It was a great honour for me to receive an invitation from CEAAL to contribute to this process of reflection on popular education in Latin America. I therefore offer some thoughts from afar, from Scotland.
There are very many contributions, both theoretical and practical, but I shall restrict myself to discussing those that follow.
This is the essential foundation; the world is unjust and if education does not commit itself to change with and for those who are most exploited and excluded, it will continue as it is: there can be no neutrality. This may be so obvious to you that there is no need to repeat it. Here, however, where “education” means “state education”, the official and professional discourse proclaims the contrary and exhorts teachers to aspire to supposed political neutrality.
This is a simple but really revolutionary idea. Political education does not consist in delivering left-wing political banking education, but in helping people to think and act for themselves rather than simply being directed by others, however good they may be. This idea has been in existence for decades, but here it has certainly not begun to penetrate the consciousness of most political activists.
A variety of forms of popular knowledge coexist with academic, technical and expert knowledge: there is no such thing as ignorance.
Education should consist of a dialogue between different forms of knowledge. Together with the idea of “authentic subjects”, this principle is what allows educators to put forward their ideas honestly but without manipulation (the role of the popular educator should not be restricted to that of a “facilitator”).
PE should also not be restricted to cerebral contemplation; it should help people to intervene effectively in the world in order to change it.
The Latin American experience in which it has been argued that “the social movement is the school” has been an inspiration here, forcing us to rethink what we do. The actual experience of various movements has also served as an inspiration.
At particular times, the methodology of Latin American PE – not only its various concepts, but also its famous participatory techniques – has had an impact here. Like everywhere else, it was often thought, wrongly, that PE could only be done by using this or that technique. I believe that with all the methodological cross-fertilization that is occurring between different educational disciplines and practices, the purely methodological contribution is now less important than it once was.
There is much talk of the “profound changes since the late 1980s”, of the reformulation “of various arguments about social change and political action”, and of “the affirmation of the idea that understanding reality is a complex task”, and the question therefore arises, “what arguments put forward by popular education are still relevant, and what changes have been (or should be) made?” It would be better to state right at the outset that I believe the talk of a “crisis of paradigms” and the arrival of a supposedly “postmodernist” age to be generally much exaggerated in both Scotland and Latin America. I would explain my reaction as follows.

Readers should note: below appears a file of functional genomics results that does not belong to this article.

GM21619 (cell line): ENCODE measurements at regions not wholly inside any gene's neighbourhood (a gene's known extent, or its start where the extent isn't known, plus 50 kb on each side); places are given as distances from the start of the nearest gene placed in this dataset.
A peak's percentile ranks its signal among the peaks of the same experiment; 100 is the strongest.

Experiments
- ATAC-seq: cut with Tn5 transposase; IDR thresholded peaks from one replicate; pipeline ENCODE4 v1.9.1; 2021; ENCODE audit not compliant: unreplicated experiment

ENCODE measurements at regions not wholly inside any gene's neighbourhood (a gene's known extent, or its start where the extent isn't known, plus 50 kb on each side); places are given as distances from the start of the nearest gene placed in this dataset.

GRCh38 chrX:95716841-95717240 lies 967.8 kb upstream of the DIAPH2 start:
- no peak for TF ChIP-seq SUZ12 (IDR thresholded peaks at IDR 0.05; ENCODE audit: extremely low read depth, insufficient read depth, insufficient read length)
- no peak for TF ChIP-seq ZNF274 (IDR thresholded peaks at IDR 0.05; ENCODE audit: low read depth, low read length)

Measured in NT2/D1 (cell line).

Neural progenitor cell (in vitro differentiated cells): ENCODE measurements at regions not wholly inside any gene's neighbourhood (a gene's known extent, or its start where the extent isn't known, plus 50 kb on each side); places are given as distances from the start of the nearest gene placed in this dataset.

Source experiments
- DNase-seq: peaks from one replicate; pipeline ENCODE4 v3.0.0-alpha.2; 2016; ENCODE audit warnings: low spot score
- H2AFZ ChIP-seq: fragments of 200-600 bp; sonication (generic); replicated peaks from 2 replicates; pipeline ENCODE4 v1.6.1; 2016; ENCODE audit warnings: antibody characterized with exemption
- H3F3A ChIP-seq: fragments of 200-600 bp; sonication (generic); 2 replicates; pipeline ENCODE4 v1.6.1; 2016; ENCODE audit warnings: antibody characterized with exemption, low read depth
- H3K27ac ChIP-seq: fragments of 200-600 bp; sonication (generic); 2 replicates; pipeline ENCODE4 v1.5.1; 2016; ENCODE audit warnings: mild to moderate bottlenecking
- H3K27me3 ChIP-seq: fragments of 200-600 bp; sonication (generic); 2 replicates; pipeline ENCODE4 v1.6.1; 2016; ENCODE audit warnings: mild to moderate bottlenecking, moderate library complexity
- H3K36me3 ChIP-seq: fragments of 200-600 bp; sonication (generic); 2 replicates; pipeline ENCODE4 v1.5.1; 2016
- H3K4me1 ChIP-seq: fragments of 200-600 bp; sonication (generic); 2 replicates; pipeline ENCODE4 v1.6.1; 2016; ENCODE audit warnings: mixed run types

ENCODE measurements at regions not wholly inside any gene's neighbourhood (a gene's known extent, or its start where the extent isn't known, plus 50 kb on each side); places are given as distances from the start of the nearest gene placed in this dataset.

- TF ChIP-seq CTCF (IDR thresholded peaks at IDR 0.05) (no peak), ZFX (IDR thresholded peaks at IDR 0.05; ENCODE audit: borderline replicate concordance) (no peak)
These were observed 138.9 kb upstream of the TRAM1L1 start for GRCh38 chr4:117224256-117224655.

As for the idea of complexity, I think we should proceed with caution and not complicate matters which may in essence be quite simple.
At one level, I do recognise that the idea of complexity serves some purpose. Everything used to be seen in black and white, with no shades in between: rich versus poor, oppressors versus the oppressed, the need for revolution, and so on. We are now more aware of different forms of oppression, on grounds of gender, ethnicity, environment, sexual orientation, etc.; the oppressor and the oppressed may even exist within one community, perhaps within one and the same person, and depending on the context, the oppressor may be more or less in evidence. This means, in consequence, that PE needs to take account of this complexity and to respond appropriately.
At another, deeper level of course, the fundamental problem is not so complex and it remains what it was: one particular economic and political system, capitalism, which is defended by those who manage and benefit from it. It is the source of all these problems of complexity, which do not exist separately but are intimately connected. Just at the moment when this system appears to have reached the zenith of its power, and its main protagonists are not even bothering to disguise its recent imperialist adventures, and the world is more globalized than ever before, I do not understand this postmodernist idea that there are no universalities or metanarratives. Is global capitalism not the greatest and most universal metanarrative in history?
Obviously, this analysis reflects an ideological position, mine, and not some irrefutable truth. But this discussion is important because the analysis that we make of the context necessarily influences the relevance or lack of it of various aspects of PE, and this brings me to one of the major problems that I have with PE and which we should, I believe, confront more openly.
It is supposed that a good popular educator will, because of his or her political commitment, decline to be a manipulator or to provide banking education; that he or she will problematize the situation rather than offering ready-made analyses; and that he or she will set out to foster critical awareness of reality through dialogue – to which he or she is entitled to contribute opinions.
However good PE practice may be, it nonetheless seems to me that the ideological orientation of the educator will inevitably influence the educational process, in three distinct ways:
a) His or her understanding of what is “critical awareness”: with my more or less Marxist-humanist orientation, despite some confusion and contradictions, what I think of as “critical awareness” will obviously not be the same as what a postmodernist thinks.